So very sorry to read what is going on with your dad. I can't imagine how hard it is for you being caught in the middle. Having to place a parent anywhere is tough. Your mom has the POA & she is the one with legal control over him. You can contact an atty & discuss this situation. However, you need to understand they will look at how mentally competent he is, meaning does he have the mental capabilities to make a legal decision to revoke the current POA & appoint someone else. All of this will have to go through the legal system. Have you discussed any of this with your mom?

Take care.
Susie
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Steve n Dallas
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Date Joined Mar 2008
Total Posts : 4774
   Posted 11/3/2016 3:43 AM (GMT -7)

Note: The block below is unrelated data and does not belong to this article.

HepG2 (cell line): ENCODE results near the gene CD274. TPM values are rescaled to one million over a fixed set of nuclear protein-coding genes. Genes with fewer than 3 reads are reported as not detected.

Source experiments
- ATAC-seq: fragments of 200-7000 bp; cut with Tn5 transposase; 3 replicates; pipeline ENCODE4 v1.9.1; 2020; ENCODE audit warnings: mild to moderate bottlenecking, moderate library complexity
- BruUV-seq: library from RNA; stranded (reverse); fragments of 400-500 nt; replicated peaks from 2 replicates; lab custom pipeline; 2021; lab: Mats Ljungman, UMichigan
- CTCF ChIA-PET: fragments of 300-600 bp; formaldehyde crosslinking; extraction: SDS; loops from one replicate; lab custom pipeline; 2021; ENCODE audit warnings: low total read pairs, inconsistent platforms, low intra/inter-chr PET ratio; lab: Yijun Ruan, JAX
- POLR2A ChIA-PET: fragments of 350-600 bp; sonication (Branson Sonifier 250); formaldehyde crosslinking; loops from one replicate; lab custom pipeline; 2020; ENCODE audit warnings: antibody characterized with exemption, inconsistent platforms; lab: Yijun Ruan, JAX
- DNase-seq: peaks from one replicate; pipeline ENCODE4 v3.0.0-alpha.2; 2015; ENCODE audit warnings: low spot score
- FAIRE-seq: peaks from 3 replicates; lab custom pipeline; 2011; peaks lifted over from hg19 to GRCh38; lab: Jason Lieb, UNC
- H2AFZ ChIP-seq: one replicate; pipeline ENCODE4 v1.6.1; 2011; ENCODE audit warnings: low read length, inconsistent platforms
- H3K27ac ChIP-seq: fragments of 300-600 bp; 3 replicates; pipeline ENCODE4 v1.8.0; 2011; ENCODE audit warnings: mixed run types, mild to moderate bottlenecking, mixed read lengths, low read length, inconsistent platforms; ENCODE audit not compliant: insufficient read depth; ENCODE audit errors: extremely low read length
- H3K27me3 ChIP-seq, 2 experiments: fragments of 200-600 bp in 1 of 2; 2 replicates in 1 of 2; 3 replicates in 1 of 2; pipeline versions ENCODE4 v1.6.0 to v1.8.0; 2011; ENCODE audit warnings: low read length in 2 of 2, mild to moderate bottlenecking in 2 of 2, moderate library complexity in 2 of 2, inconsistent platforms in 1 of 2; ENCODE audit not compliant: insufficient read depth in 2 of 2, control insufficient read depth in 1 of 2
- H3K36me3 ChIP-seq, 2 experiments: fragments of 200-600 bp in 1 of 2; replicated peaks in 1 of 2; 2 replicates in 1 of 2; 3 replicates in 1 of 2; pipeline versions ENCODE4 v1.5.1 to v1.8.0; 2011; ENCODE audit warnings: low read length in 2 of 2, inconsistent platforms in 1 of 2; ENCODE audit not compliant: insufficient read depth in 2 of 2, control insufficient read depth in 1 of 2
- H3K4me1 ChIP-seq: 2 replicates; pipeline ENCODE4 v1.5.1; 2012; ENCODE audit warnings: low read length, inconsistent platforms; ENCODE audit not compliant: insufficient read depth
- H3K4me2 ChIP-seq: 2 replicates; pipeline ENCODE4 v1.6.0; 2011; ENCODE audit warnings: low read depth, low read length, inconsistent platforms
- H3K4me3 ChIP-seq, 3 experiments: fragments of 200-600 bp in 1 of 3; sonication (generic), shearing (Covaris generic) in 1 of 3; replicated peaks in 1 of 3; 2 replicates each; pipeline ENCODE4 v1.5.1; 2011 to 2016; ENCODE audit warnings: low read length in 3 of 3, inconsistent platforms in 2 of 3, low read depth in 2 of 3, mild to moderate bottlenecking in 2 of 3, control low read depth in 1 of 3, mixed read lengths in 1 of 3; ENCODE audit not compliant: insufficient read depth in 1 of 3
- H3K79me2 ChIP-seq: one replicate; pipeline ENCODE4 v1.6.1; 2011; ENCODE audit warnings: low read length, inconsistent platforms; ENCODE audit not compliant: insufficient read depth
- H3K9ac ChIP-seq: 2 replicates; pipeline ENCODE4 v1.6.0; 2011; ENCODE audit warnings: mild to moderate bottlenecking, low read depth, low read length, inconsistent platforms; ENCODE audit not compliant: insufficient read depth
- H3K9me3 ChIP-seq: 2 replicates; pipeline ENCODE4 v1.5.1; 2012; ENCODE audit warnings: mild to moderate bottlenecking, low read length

I've been through this with both my parents. They both participated in looking at the facilities and for the most part looked forward to moving.. Once there, they both felt like they were abandoned.

Mom is the worst. She can't remember that one of us visited yesterday but she can remember we dropped her off to die. (her words of course)

To make matters worse, Alzheimer's make them revert to a childlike state and there is no way to "reason" with them.... Becoming their parent isn't fun and trying to convince them that they can't live in your home is impossible. They just don't understand that they can't be left home all day while everyone is at work etc...

If possible - get a white board/write on calendar that shows who is coming to visit and on what day... It gives them something to look forward to. The staff can help remind them who is coming to visit.

TheYoungerDaughter
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Date Joined Oct 2016
Total Posts : 2
   Posted 11/3/2016 5:56 AM (GMT -7)